Link Posted: 3/14/2006 10:28:54 AM EDT
Just curious; but would you know the info used to calculate the BDC on the SpecterDR?

I was specifically looking for muzzle velocity, bullet type (62gr M855 I'm guessing) and height over bore figures. This info would allow civilian shooters to refigure the zeros and BDC for use with other loads.
Link Posted: 3/14/2006 10:34:43 AM EDT

Originally Posted By Bartholomew_Roberts:
Just curious; but would you know the info used to calculate the BDC on the SpecterDR?

I was specifically looking for muzzle velocity, bullet type (62gr M855 I'm guessing) and height over bore figures. This info would allow civilian shooters to refigure the zeros and BDC for use with other loads.



Greetings Bartholomew_Roberts!

Just the chap I was hoping would post.
Link Posted: 3/14/2006 11:08:32 AM EDT

Originally Posted By JRS_ELCAN:

The rail grabbing base is not a simple bolt on mounting plate - it is part of the boresighting mechanism.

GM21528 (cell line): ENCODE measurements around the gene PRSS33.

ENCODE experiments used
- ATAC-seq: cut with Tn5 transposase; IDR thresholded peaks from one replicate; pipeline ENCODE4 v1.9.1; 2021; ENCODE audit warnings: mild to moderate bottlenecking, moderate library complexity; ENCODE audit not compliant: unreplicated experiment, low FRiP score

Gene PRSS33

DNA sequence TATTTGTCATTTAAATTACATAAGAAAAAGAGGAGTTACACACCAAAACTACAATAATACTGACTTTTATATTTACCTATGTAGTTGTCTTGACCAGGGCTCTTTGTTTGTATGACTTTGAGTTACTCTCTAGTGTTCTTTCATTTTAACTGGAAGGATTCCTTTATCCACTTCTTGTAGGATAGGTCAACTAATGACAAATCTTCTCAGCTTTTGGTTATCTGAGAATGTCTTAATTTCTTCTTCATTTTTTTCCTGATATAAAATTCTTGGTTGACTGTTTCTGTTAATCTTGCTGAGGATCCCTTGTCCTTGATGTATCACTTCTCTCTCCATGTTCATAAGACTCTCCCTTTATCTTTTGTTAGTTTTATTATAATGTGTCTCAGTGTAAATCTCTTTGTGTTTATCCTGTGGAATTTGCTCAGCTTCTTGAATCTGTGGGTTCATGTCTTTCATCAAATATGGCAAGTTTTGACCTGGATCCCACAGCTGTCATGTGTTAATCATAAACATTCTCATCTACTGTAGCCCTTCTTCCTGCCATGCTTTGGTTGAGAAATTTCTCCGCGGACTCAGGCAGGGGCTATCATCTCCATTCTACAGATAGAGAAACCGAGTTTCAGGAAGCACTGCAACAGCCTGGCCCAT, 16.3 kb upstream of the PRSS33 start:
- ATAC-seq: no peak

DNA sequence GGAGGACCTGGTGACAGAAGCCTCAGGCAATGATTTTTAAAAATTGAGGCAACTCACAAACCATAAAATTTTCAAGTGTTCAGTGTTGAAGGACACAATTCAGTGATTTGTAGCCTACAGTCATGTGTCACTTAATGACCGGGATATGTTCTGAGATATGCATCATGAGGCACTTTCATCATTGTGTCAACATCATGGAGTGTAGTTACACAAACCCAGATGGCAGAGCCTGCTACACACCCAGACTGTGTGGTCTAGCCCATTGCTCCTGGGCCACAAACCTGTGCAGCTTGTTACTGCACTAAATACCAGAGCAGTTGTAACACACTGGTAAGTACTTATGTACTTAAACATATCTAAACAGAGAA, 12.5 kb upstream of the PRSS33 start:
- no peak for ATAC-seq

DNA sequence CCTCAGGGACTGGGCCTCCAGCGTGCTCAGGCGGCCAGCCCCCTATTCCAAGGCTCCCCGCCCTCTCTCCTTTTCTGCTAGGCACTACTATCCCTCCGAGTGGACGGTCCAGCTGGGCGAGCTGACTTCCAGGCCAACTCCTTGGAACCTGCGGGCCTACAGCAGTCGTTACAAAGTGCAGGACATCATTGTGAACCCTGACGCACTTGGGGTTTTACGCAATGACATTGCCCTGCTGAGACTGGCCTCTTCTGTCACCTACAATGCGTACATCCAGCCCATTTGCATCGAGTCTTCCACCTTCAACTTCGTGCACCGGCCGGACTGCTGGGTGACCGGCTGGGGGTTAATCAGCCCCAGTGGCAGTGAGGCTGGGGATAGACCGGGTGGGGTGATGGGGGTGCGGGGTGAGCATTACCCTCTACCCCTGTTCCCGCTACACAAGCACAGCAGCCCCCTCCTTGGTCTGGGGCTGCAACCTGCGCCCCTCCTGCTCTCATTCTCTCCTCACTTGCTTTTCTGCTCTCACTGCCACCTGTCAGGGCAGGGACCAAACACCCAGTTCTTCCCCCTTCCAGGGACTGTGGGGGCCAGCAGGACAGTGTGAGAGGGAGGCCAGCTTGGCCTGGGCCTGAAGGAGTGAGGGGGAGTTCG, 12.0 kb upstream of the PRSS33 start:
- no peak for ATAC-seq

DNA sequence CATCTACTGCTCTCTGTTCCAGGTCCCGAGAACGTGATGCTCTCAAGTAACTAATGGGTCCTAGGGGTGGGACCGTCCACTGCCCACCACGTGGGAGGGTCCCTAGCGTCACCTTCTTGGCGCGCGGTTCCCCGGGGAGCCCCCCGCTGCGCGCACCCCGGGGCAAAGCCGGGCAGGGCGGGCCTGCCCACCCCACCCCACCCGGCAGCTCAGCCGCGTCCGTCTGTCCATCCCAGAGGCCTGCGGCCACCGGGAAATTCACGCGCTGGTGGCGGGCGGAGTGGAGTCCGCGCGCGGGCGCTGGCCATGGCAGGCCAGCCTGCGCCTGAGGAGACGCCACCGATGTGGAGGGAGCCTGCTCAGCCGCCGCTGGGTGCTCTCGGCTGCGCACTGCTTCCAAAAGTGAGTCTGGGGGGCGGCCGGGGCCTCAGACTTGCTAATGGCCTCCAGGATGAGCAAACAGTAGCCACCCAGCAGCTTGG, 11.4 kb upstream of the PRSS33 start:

So, the railgrabbing base, ino rder to have Larue throw levers instead of ARMS throw levers, would require a 100% new rail grabbing base produced by Larue?

Sorry for not reading your earlier posts on my 1X question etc and repeating questions that had already been answered.
Link Posted: 3/15/2006 9:44:44 AM EDT
I got the chance to see the SpecterDR at Shot and I must say that I was pretty impressed. I really liked the red dot/ lit reticle combo idea. Although I've since forgotten the exact layout of the reticle, it seemed to be pretty useful. It did remind me a lot of the TA01NSN. But, I would like to see pics of the reticle as well.

JRS_ELCAN, do you have any input regarding claims of the shift in POI between 1x and 4x? If this is true, are we talking fractions of a MOA or multiple MOA? Are they consistent from optic to optic?

Based on the pictures and the 2.75" optimal eye relief, I have to assume that the optic needs to be mounted over the top of the BUIS. I would think that this will make deploying the BUIS a little more difficult since you would need to remove the optic first. More eye relief would allow for the BUIS to be mounted further forward and the BUIS to be used in the 1X without removal of the SpecterDR. Or would this not work?
Link Posted: 3/15/2006 11:03:20 AM EDT
[Last Edit: 3/15/2006 11:04:18 AM EDT by DevL]